I don't know in your particular case but for some reason Carver amps seam to be rated at high power outputs but they don't seam to "sound" that loud. I remember years ago I had one of those Carver 400 "cube" amps hooked up to a pair of Klipsch Cornwalls and I could pretty much turn the volume all the way up with no harmful issues (to the gear, my ears, a different story).
Power handling is not your issue. You can ruin your speakers by unknowingly over driving a twenty watt solid state amplifier into clipping. Most consumer speaker manufactures provide basic amplifier guidelines for optimum performance. In this case your speakers 95dB sensitive is enough to be used with a low 15-75 watt tube amplifier. This will provide a fuller mid bass which, I'm guessing, is the area your trying to improve. Down 3dB @ 50Hz these are not bass heavy speakers and were probably designed to be used with a subwoofer.
While amplifiers do have character of their own the sound of their character is very small compared to the difference the signal it's given by the preamplifier and the source.
You wont damage your speakers unless you drive your amp into clipping. Clipping amp or overdriving the drivers should be easy to hear. Perhaps you could describe what you feel are missing?
Input sensitivity of your amp determines where on the volume dial you're going to reach full output power with most pre-amps which are set to about 1.5 volts of input voltage to achieve full rated output out of your amp at half volume. The lower the sensitivity of your amp, ie: the "higher" the number, the higher you have to turn the volume up to achieve full power. Some amps have such low sensitivity that the pre-amp goes into clipping before full power can be reached. Hence the prior stated scenario. A through the back door safety measure by some amp manufacturers in an effort to reduce warranty claims imo.
Also, speakers are usually underrated for the same reason. They can usually take a lot more power with no problem. As already stated, a clipping amp is what destroys them quite often unnoticed until it's too late whereas over powering will rattle the drivers which is quite noticeable immediately. An uninformed person can easily mistake this for a fault of the amp,ie: clipping.
When a solid state amp clips, any human knows it. It doesn't take a post on audiogon to find out.
Hundreds of watts into a Klipsch speaker, eh? Maybe you should wait until your monsoon season is over, then come back to that particular stadium where you are doing that and try again.
I can't see a Klipsch speaker needing any high power like that, at least the ones I've heard or seen the specs. Bridging any amp never worked for my ears. Don't forget, your doubling basically all of the signal path components. That must be why it always sounds like a downgrade for me. And like mentioned above to little power is a high risk, but both of those amps shouldn't run out of power first, especially the Carver. Any little distortion from the speaker or amp is a warning it's is working past its limits, and something might give. Carver amps that have the tube transfer function usually sound polite, as most are tuned to sound like his well known Silver Seven ~$17k tube amps. That might be why they don't sound as loud.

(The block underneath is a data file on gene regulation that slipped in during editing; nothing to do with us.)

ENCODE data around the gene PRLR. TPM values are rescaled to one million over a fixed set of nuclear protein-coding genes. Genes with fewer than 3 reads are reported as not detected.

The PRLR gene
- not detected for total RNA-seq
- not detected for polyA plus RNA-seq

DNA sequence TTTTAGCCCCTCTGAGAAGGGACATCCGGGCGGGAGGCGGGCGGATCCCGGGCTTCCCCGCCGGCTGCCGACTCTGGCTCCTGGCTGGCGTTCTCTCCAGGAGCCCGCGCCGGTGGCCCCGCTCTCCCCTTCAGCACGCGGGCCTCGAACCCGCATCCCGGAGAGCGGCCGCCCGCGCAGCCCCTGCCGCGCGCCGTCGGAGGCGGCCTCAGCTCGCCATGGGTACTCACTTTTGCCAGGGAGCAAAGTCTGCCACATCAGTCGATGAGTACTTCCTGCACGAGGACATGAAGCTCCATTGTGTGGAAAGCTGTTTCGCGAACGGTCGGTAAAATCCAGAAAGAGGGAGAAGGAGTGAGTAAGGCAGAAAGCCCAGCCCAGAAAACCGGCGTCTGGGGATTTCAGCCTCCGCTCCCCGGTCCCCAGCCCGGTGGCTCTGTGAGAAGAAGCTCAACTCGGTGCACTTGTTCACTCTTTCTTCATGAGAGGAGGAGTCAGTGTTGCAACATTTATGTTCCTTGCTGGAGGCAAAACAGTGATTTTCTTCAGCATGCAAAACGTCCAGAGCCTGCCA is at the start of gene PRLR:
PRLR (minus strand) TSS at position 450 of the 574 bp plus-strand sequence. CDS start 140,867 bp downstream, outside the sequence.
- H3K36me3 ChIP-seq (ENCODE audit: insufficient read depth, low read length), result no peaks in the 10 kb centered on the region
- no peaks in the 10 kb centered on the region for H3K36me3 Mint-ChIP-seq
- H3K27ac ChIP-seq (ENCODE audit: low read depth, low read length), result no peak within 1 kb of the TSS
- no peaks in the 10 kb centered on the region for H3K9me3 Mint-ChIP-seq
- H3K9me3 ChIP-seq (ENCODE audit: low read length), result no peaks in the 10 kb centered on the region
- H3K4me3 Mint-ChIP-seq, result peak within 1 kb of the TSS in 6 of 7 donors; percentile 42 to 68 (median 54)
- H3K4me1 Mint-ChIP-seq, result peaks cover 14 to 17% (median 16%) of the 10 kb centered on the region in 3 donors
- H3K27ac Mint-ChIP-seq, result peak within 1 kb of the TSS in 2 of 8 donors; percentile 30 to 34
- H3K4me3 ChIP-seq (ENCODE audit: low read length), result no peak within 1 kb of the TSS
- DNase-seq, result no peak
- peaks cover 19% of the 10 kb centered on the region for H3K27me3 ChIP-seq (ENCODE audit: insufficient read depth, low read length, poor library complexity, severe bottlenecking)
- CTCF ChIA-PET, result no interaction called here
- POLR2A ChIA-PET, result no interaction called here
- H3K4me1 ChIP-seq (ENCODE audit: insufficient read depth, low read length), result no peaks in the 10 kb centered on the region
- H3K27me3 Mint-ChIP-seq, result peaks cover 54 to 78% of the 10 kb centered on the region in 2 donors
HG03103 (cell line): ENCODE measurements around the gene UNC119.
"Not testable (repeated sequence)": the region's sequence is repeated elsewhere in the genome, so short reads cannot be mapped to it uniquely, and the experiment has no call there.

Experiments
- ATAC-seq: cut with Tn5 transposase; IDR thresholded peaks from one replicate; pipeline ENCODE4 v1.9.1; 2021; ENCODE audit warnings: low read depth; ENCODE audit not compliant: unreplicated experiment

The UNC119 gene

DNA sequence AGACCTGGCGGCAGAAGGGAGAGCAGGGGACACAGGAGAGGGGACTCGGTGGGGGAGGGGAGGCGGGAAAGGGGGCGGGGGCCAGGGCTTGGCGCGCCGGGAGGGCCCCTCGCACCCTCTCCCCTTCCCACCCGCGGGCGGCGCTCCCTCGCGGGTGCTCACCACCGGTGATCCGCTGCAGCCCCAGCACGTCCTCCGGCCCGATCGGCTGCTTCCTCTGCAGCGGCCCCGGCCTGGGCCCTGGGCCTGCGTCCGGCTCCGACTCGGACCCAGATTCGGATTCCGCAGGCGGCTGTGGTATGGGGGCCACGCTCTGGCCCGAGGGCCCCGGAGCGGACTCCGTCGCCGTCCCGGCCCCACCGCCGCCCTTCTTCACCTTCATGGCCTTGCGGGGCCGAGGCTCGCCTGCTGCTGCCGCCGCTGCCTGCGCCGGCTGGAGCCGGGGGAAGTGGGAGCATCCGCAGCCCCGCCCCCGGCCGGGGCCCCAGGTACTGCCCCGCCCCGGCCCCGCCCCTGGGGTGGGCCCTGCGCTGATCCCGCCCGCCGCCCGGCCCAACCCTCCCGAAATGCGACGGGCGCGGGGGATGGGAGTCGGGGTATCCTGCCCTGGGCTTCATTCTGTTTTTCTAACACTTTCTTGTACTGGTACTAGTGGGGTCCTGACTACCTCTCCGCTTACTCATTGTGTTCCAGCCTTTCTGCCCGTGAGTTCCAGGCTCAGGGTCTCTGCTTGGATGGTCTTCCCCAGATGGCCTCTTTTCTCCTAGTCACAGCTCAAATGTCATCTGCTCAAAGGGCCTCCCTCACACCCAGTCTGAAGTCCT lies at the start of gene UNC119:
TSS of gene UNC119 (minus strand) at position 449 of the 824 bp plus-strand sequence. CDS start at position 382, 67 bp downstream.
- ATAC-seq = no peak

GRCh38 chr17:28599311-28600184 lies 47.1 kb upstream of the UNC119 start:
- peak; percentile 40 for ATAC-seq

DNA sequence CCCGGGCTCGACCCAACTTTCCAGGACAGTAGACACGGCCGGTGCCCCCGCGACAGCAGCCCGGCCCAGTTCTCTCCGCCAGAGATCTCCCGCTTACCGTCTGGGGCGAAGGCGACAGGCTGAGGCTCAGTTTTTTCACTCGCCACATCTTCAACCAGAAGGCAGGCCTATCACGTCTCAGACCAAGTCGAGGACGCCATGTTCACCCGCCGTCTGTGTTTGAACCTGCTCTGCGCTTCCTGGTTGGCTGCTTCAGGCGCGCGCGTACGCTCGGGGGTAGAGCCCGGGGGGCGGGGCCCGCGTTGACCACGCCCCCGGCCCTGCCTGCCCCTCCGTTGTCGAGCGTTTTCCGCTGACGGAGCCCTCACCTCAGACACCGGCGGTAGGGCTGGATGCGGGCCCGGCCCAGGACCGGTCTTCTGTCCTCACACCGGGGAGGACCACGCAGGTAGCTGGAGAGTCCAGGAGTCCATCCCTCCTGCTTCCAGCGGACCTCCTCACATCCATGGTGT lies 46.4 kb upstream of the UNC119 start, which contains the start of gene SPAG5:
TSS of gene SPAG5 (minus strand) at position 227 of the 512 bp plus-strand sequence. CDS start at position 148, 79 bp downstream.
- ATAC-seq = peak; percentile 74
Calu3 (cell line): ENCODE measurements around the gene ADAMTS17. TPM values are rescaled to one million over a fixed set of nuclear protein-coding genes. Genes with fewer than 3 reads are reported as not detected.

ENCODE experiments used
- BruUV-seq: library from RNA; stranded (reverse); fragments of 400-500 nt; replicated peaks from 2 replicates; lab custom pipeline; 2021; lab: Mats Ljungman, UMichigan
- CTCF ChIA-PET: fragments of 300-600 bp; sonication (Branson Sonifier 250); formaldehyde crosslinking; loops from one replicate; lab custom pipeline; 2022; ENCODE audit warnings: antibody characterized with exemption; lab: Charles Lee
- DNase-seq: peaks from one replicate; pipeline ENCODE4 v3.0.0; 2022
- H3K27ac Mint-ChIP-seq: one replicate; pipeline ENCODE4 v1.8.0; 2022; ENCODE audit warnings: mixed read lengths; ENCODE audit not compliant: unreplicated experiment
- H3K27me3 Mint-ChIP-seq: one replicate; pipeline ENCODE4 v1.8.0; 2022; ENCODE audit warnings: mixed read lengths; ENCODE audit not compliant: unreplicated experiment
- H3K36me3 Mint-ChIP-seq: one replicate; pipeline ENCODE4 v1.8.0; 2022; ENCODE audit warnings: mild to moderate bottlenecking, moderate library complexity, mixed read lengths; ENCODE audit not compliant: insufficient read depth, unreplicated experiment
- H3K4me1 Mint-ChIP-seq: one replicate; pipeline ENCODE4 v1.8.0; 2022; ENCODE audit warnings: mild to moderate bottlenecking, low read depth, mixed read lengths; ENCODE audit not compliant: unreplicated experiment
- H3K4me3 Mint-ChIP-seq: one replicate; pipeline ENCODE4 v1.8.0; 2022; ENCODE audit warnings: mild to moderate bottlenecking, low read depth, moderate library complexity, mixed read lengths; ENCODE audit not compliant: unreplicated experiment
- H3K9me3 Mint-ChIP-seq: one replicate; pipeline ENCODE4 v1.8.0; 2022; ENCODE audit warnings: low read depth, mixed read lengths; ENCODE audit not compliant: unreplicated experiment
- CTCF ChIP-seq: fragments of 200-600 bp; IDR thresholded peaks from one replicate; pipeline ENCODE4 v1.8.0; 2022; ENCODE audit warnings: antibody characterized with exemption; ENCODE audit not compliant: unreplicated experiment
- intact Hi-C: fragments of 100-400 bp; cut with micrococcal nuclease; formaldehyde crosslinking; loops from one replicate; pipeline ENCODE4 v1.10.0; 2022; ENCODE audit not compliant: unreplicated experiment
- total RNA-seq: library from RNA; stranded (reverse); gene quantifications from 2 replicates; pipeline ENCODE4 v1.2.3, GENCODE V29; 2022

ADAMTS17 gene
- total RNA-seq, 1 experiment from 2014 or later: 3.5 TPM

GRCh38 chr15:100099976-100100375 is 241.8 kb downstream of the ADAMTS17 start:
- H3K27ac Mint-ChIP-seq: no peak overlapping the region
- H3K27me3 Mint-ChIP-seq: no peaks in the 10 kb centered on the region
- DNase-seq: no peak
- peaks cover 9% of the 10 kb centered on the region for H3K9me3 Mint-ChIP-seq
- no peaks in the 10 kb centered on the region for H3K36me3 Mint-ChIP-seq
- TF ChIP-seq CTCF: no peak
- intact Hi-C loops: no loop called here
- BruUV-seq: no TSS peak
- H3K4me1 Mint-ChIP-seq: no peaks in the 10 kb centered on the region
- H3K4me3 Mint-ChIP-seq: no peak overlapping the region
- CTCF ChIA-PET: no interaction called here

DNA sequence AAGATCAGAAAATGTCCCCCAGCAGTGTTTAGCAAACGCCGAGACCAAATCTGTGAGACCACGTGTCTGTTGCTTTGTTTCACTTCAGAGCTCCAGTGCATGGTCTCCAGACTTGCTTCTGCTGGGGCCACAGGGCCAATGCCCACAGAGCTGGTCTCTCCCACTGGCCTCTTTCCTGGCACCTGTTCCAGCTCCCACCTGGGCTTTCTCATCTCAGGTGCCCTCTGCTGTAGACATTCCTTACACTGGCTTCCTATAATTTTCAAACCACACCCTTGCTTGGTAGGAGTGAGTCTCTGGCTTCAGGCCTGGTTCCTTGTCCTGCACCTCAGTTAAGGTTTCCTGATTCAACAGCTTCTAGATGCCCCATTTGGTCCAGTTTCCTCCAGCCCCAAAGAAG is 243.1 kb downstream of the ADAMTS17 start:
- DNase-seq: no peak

For the record, you can absolutely damage speakers before driving an amp into clipping, although a distorted amp will get 'em first. Most speakers will handle some quick and clean high powered transient peaks, but any high current amp of 100 watts or so driven at anywhere near peak level will fry all but the sturdiest drivers in a hurry...only pro audio speakers or a few extremely sturdy home speakers with gigantic voice coils and heat dissipation capability can handle serious juice, and that's just not necessary for home stuff.
After further thought, on reading the "it didn't harm my speakers" statement, there is a possibility a little harm could have been done, if you drove them past their design limits. When speakers voice coils get to warm, the varnish insulator breaks down. Also this can damage the copper coil wire itself too. This also could cause a short between the wires, but not easily noticeable, because they may still sound fine, if they're not totally shorted. Also, if done more often, that can further damage the voice coil causing an earlier than normal failure, that may never happen if they're not driven as hard. They can fail in the future with less power do to this. IOW, your taking a risk. Hopefully, no damage was done. Being easier on them should give them a longer life, so can can keep enjoying them.
You keep getting not very good amplifiers with tons of power, way more than your easy to drive speakers need and expect a big difference.
I disagree that preamps are more important than amps. I think they're both important. Although to what degree depends on the components and the rest of the system.
With your fairly easy to drive speakers, you should be looking for quality not power. I'd guess that a good but cheap integrated, perhaps even a lowly Trends T-amplifier, perhaps something from Virtue, a Virtue One would slay anything you've tried so far.
There is a Dayens Ampino asking $450 and a Sansui integrated asking $350 in Solid State Integrated Amplifiers right now. The latter you should ask regarding current restoration status, if the system has been re-capped etc. But both are likely to be clearly superior to your current system (and probably your friends too).
The amp is the heart of your system. No matter what you upgrade or change otherwise, you will always end up listening to your amp, again. I can't believe that Son of Ampzilla is still for sale in the classifieds, recently rebuilt by none other than Mike Bettinger. This amp is 30 years old and will go toe to toe with anything on the planet, current or otherwise